beaches along the Atlantic coast of South America from
Rio de Janeiro (Brazil) to Montevideo (Uruguay) (Defeo
and Cardoso 2004). Accordingly, the blue crab of genus
Callinectes Stimpson 1860 is a swimming decapod that is
widely distributed from Nova Scotia to northern Argentina
(Norse 1977). Another common species of sandy beaches
which was found in only two beaches was the hermit crab
Pagurus criniticornis Dana, 1852. These high abundances
of hermit crabs may be related with the dominance of
gastropods Cerithium atratum in these beaches (Cardoso
et al. 2011), since P. criniticornis has a clear preference for
Check List | Volume 7 | Issue 6 | 2011
living in empty shells of this gastropod (Dominciano et al.
2009).
During the identification of specimens for this work,
a new genus and new species was found and described
by Souza-Filho (2011). It is the amphipod Ruffosius
fluminensis (Figure 2) that was found in four of the beaches
studied.
The description of this new genus and new species
shows the importance of a taxonomic survey in
environments where the studies are scarce, thus sandy
beaches of Sepetiba Bay are a potential area for the
discovery of new species and new occurrences. Moreover,
these organisms that inhabit this environment can be
used as bioindicators, once the beaches are ecosystems
that suffer with the human action, for example recreation,
cleaning and pollution (Defeo et al. 2009).
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Cardoso et al. | Crustaceans in sandy beaches of Sepetiba Bay, Brazil
Table 1. List of crustacean species found on 12 beaches studied from Sepetiba Bay.
ORDER
Amphipoda
Isopoda
Tanaidacea
SUBORDER
Gammaridea
Corophiidea
INFRAORDER
Talitrida
Gammarida
Corophiida
Caprellida
Cheidae
Ampithoidae
Caprellidae
Cymothoida
Cirolanidae
Oniscidea
Tylidae
Sphaeromatidea
Apseudomorpha
Sphaeromatidae
Caridea
Anomura
Decapoda
FAMILY
Talitridae
Pleocyemata
Thalassinidea
Brachyura
Kalliapseudidae
Alpheidae
Hippidae
Paguridae
Upogebiidae
Portunidae
Panopeidae
Pinnotheridae
Aethridae
VOUCHER
MNRJ23146
Caprella penantis Leach, 1814
MNRJ23147
Ruffosius fluminensis Souza-Filho, 2011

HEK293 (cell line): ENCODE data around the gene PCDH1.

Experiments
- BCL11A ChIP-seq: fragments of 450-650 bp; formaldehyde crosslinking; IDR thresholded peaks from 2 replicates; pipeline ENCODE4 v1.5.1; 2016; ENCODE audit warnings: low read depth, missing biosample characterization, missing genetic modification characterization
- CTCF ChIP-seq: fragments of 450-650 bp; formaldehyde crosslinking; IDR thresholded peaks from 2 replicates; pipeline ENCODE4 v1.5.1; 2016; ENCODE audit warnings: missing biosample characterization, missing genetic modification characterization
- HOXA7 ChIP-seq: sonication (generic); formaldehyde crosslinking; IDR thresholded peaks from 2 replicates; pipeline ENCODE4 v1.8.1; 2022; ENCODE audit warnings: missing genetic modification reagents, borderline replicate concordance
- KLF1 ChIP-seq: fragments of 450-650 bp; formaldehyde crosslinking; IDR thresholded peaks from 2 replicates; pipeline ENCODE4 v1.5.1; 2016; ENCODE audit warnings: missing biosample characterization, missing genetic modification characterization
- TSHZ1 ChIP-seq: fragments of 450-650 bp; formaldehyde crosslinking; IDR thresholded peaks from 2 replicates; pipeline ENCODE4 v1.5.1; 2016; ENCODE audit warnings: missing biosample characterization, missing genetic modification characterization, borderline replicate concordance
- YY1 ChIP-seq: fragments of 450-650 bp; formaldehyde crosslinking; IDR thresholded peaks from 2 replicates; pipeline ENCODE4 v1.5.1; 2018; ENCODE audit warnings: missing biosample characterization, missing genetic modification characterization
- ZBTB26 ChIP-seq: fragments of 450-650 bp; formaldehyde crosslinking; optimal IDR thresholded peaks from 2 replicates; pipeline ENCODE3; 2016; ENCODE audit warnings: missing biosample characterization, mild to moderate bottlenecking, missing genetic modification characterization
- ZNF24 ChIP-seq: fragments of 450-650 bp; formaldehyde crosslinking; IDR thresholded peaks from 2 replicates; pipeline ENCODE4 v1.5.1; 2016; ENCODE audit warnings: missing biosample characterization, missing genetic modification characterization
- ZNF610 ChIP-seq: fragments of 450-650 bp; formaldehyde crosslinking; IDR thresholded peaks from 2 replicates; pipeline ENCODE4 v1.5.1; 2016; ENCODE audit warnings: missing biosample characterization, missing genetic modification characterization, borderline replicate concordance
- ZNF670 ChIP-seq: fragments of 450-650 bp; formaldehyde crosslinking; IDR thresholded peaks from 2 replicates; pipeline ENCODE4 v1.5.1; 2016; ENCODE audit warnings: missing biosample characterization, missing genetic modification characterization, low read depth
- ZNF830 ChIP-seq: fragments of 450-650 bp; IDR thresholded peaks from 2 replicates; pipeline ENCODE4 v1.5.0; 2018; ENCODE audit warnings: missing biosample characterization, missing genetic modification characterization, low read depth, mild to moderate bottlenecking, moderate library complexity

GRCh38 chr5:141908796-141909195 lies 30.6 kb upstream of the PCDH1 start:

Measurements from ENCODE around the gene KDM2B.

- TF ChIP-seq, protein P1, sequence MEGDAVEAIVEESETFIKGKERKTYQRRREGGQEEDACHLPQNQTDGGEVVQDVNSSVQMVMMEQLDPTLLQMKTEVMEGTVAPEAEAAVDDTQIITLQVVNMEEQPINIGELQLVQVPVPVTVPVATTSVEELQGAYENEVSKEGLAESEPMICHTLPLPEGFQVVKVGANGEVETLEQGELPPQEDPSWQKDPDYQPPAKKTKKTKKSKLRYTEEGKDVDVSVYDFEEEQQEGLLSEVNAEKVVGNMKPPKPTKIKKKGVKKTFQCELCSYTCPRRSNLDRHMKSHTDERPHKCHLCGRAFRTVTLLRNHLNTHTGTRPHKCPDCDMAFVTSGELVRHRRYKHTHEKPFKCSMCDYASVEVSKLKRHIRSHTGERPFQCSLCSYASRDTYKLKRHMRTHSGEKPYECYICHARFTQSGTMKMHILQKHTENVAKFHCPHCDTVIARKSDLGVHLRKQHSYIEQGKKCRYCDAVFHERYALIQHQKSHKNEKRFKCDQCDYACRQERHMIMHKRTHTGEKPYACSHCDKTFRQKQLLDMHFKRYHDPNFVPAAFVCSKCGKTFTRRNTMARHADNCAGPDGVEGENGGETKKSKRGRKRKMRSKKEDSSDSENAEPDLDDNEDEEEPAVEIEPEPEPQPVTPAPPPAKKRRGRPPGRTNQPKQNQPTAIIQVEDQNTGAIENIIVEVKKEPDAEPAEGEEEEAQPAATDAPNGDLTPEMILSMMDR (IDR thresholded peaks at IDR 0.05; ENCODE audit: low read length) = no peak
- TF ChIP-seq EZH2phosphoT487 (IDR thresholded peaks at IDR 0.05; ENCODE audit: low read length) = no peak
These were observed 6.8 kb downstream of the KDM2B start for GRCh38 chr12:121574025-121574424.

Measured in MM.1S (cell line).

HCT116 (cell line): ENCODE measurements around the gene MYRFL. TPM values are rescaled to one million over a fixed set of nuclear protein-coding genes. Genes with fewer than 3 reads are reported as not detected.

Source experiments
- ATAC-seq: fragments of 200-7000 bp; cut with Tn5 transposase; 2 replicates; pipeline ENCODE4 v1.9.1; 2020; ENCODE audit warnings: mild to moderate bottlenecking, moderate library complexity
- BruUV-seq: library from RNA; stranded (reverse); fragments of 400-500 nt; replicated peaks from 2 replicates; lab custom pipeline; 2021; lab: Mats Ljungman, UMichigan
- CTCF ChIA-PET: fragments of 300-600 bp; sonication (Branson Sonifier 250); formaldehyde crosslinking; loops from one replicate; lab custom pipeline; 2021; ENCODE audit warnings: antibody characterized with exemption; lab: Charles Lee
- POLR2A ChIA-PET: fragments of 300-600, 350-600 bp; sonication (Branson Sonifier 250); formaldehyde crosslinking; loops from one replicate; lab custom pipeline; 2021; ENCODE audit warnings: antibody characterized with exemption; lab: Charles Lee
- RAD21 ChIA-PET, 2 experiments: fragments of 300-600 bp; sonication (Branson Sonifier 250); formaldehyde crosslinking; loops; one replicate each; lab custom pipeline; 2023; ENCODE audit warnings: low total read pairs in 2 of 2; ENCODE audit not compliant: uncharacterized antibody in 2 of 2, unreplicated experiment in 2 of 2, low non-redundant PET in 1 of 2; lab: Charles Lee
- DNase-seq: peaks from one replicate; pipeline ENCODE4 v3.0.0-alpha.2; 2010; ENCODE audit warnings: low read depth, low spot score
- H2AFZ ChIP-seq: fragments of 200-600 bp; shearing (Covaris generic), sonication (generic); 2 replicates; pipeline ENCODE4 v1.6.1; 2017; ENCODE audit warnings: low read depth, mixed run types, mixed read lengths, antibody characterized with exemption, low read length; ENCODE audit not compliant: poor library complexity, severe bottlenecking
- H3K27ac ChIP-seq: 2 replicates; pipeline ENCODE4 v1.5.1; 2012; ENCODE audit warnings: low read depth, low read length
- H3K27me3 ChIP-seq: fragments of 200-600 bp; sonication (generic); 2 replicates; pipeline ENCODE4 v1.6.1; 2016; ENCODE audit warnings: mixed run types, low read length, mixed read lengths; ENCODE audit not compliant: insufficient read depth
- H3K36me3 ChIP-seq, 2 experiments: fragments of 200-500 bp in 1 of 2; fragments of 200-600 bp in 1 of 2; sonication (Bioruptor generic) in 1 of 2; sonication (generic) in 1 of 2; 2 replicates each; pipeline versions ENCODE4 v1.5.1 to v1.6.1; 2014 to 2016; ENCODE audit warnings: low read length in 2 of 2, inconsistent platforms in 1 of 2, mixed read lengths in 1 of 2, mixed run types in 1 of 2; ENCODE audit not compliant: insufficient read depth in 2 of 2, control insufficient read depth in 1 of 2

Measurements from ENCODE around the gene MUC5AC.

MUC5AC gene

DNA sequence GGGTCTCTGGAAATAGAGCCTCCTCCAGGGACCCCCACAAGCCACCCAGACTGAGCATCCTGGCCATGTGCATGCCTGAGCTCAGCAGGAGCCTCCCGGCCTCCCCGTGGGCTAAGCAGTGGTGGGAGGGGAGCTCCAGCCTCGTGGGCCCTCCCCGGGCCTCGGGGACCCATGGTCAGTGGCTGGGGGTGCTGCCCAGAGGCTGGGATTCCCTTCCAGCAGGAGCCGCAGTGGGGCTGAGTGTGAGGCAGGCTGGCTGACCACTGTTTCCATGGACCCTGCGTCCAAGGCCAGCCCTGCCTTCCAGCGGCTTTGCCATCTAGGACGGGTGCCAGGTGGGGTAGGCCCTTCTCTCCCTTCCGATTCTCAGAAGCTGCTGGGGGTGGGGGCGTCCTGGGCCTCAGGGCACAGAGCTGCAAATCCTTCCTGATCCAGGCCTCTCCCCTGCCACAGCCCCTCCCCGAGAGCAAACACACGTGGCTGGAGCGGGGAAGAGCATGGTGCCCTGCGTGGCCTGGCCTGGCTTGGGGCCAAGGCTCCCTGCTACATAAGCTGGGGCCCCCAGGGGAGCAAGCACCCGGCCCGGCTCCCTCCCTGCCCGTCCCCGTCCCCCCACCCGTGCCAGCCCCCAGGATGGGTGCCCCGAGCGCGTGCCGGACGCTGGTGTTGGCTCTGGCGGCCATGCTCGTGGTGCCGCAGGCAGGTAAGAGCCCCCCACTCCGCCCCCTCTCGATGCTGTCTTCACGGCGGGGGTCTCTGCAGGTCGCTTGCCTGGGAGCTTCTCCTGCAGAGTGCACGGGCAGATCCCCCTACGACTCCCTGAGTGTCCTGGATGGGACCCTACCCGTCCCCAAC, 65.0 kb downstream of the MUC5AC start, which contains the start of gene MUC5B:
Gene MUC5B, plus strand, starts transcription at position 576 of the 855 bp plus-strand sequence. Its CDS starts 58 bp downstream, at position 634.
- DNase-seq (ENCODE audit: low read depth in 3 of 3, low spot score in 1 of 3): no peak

Cymadusa filosa Savigny, 1816
Monoliropus enodis Rayol and Serejo, 2003
Excirolana armata (Dana, 1853)
Excirolana braziliensis Richardson, 1912
Metacirolana cf. riobaldoi (Lemos de Castro and Lima, 1976)
Sphaeromopsis mourei (Loyola e Silva, 1960)
Tylos niveus Budde-Lund, 1885
Monokalliapseudes schubarti (Mañé-Garzón, 1949)
Alpheus nuttingi (Schmitt, 1924)
Emerita brasiliensis Schmitt, 1935
Pagurus criniticornis (Dana, 1852)
Upogebia vasquezi Ngoc-Ho, 1989
Callinectes sp.
Panopeus americanus de Saussure, 1857
Pinnixa chaetopterana Stimpson, 1860
Dissodactylus crinitichelis Moreira, 1901
Hepatus gronovii Holthuis, 1959
Figure 2. Ruffosius fluminensis Souza-Filho, 2011. Sul beach, Sepetiba
Bay, Rio de Janeiro, MNRJ21823. Scale bar: 0.5 mm.
Acknowledgments: The authors wish to thank Dr. A. Senna (MNRJ), Dr.
T.C.G. Silva (UFRJ) and Dr. J.F. Souza-Filho (MNRJ) for their help with the
identification of material as well to Dr. V. B. Skinner for English language
revision. Thanks to Dr. L.E.A. Bezerra (UFPE), Dr. A. Senna (MNRJ), and an
anonymous reviewer for critical reading and valuable suggestions on the
final manuscript. The study was supported by the Fundação de Amparo
à Pesquisa do Estado do Rio de Janeiro (FAPERJ), and CT-Infra (Fundo
Setorial de Infra-Estrutura) by MCT/CNPq (No. E-26/171.164/2006).
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Received: June 2011
Last Revised: October 2011
Accepted: October 2011
Published online: December 2011
Editorial responsibility: Luis Ernesto Arruda Bezerra